Event Title

Long term monitoring of eelgrass, water and weather patterns in Padilla Bay, WA.

Presentation Abstract

The importance of eelgrass in nearshore ecosystem function and as an indicator of ecosystem health led to the establishment of a long-term monitoring program focused on tracking annual growth and distribution of eelgrass species (Z. marina and Z. japonica) in Padilla Bay, WA. This annual monitoring program was established in 2011 and consists of 126 permanent plots along three 4 km transects.

Eelgrass exhibits a complex response to environmental conditions driven primarily by temperature, light, and nutrients. Optimum growth requirements differ between Z. marina and Z. japonica, with the latter responding positively to warmer water temperatures and possessing an increased tolerance to high temperature extremes (Kaldy et al. 2015). Using long-term monitoring data from Padilla Bay, we investigated factors (i.e. temperature, light availability, water depth) that may help to explain patterns in eelgrass growth and performance. During the study period, we measured a two degree (°C) increase in mean water temperature, an increase in mean surface light (PAR millimoles/m2) and a decrease in mean water depth. Eelgrass measurements over the same time period reveal that the density and biomass of Z. japonica has dramatically increased, while Z. marina density and biomass have fluctuated over time with the lowest observed values in 2015.

These data suggest that the predicted increase in local temperature and sea level as a result of climate change may favor expansion of Z. japonica density and distribution, particularly in the upper and mid intertidal. This highlights the importance of evaluating the ecosystem services associated with Z. japonica, and how these compare to Z. marina and other nearshore habitats.

Session Title

The Role of Eelgrass Ecosystems in the Salish Sea

Keywords

Keywords: Eelgrass, Seagrass, Zostera, marina, japonica, Monitoring, Padilla Bay

Conference Track

Habitat

Conference Name

Salish Sea Ecosystem Conference (2016 : Vancouver, B.C.)

Document Type

Event

Location

2016SSEC

Type of Presentation

Oral

Contributing Repository

Digital content made available by University Archives, Heritage Resources, Western Libraries, Western Washington University.

Comments

Keywords:

Eelgrass, Seagrass, Zostera, marina, japonica, Monitoring, Padilla Bay

Rights

This resource is displayed for educational purposes only and may be subject to U.S. and international copyright laws. For more information about rights or obtaining copies of this resource, please contact University Archives, Heritage Resources, Western Libraries, Western Washington University, Bellingham, WA 98225-9103, USA (360-650-7534; heritage.resources@wwu.edu) and refer to the collection name and identifier. Any materials cited must be attributed to the Salish Sea Ecosystem Conference Records, University Archives, Heritage Resources, Western Libraries, Western Washington University.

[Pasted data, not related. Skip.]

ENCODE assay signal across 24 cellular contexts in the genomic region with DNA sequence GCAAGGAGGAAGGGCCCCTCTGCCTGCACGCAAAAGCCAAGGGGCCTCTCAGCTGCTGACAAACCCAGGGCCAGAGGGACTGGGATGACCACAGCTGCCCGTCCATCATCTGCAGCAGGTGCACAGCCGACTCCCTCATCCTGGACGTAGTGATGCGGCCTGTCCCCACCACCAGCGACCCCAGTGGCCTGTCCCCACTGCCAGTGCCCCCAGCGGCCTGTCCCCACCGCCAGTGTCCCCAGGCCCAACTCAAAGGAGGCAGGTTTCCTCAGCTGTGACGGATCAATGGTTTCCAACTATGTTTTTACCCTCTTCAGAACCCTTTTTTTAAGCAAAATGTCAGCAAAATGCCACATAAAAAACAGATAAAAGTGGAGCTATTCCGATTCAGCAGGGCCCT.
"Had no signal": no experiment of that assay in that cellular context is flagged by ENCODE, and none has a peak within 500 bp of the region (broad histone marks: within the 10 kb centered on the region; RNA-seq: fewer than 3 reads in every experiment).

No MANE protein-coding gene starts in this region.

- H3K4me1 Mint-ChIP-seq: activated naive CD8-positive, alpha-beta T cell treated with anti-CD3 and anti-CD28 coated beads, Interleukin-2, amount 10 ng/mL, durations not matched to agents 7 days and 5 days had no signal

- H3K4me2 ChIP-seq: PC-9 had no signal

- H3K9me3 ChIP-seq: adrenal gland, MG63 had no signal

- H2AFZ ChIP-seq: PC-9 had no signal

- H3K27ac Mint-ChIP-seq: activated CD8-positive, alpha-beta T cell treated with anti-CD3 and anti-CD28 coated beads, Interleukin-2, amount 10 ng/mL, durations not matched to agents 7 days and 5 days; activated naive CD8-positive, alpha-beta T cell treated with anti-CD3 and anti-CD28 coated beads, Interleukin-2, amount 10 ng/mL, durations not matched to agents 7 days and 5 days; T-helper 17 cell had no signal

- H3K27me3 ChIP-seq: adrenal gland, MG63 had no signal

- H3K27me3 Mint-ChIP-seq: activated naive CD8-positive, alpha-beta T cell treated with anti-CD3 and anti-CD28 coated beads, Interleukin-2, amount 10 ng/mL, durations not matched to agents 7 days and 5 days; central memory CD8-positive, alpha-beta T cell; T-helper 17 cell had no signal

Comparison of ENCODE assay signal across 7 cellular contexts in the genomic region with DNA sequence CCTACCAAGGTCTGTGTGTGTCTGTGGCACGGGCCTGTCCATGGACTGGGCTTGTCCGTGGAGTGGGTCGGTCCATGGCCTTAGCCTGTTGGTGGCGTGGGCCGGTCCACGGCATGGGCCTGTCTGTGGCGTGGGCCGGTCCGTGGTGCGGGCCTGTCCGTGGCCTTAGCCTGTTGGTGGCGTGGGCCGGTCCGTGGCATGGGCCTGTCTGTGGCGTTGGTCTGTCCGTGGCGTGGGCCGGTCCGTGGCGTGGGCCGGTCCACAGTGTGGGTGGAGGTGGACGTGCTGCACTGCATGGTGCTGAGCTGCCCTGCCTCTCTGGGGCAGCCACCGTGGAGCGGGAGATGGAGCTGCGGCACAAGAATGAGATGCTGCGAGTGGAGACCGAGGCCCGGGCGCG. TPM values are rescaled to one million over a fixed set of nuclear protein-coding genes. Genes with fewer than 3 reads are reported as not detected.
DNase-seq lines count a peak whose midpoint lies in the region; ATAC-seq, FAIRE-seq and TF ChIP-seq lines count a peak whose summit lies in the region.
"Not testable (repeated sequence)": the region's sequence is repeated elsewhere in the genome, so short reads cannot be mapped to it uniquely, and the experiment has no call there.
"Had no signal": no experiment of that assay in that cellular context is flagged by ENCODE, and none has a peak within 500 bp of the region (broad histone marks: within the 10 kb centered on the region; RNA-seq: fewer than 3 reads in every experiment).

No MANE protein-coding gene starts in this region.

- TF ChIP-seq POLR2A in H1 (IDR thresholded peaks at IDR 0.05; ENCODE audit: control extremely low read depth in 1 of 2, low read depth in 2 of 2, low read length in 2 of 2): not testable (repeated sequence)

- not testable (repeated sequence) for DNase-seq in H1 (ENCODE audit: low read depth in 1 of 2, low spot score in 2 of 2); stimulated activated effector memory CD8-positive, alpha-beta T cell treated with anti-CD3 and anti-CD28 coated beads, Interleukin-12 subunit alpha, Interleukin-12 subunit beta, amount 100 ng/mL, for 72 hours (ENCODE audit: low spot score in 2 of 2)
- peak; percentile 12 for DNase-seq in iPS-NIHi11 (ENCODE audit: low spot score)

Type

Text

Language

English

Format

application/pdf

This document is currently not available here.

Share

COinS
 

Long term monitoring of eelgrass, water and weather patterns in Padilla Bay, WA.

2016SSEC

The importance of eelgrass in nearshore ecosystem function and as an indicator of ecosystem health led to the establishment of a long-term monitoring program focused on tracking annual growth and distribution of eelgrass species (Z. marina and Z. japonica) in Padilla Bay, WA. This annual monitoring program was established in 2011 and consists of 126 permanent plots along three 4 km transects.

Eelgrass exhibits a complex response to environmental conditions driven primarily by temperature, light, and nutrients. Optimum growth requirements differ between Z. marina and Z. japonica, with the latter responding positively to warmer water temperatures and possessing an increased tolerance to high temperature extremes (Kaldy et al. 2015). Using long-term monitoring data from Padilla Bay, we investigated factors (i.e. temperature, light availability, water depth) that may help to explain patterns in eelgrass growth and performance. During the study period, we measured a two degree (°C) increase in mean water temperature, an increase in mean surface light (PAR millimoles/m2) and a decrease in mean water depth. Eelgrass measurements over the same time period reveal that the density and biomass of Z. japonica has dramatically increased, while Z. marina density and biomass have fluctuated over time with the lowest observed values in 2015.

These data suggest that the predicted increase in local temperature and sea level as a result of climate change may favor expansion of Z. japonica density and distribution, particularly in the upper and mid intertidal. This highlights the importance of evaluating the ecosystem services associated with Z. japonica, and how these compare to Z. marina and other nearshore habitats.